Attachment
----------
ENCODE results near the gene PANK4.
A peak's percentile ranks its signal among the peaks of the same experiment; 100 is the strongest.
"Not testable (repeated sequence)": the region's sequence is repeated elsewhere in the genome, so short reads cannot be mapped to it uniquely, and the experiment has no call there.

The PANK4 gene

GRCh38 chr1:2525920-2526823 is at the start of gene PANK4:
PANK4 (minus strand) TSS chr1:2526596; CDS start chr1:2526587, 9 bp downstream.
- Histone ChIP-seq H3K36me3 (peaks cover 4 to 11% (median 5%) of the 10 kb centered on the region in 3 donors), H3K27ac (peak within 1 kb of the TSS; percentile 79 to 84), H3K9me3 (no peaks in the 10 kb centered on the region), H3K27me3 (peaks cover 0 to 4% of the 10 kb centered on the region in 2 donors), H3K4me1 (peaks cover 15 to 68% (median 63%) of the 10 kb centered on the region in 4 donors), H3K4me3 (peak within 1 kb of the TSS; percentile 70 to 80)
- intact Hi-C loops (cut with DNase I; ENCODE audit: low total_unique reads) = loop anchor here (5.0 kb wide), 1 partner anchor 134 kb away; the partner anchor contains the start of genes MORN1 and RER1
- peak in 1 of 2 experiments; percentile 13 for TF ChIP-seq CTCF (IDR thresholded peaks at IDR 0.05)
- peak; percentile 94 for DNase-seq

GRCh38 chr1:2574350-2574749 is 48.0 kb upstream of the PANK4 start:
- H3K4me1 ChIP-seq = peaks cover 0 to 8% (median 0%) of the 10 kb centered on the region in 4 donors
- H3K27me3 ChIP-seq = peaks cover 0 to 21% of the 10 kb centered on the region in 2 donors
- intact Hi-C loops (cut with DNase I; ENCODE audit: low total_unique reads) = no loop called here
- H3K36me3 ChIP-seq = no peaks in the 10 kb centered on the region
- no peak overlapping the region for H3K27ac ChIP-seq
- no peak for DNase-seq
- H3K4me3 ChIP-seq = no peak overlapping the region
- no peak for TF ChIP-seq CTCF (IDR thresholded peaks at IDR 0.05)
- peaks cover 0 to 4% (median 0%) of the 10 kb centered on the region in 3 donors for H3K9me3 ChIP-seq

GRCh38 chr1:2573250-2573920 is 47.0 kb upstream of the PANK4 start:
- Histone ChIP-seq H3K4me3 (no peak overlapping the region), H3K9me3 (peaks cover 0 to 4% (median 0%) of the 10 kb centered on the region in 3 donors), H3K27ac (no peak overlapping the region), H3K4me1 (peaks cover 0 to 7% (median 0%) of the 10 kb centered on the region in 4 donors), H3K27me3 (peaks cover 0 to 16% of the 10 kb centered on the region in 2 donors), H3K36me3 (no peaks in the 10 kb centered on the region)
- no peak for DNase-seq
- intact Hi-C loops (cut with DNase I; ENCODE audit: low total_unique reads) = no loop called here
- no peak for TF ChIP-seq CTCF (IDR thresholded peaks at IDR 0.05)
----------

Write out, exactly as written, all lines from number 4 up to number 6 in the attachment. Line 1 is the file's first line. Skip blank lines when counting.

The PANK4 gene

GRCh38 chr1:2525920-2526823 is at the start of gene PANK4:
PANK4 (minus strand) TSS chr1:2526596; CDS start chr1:2526587, 9 bp downstream.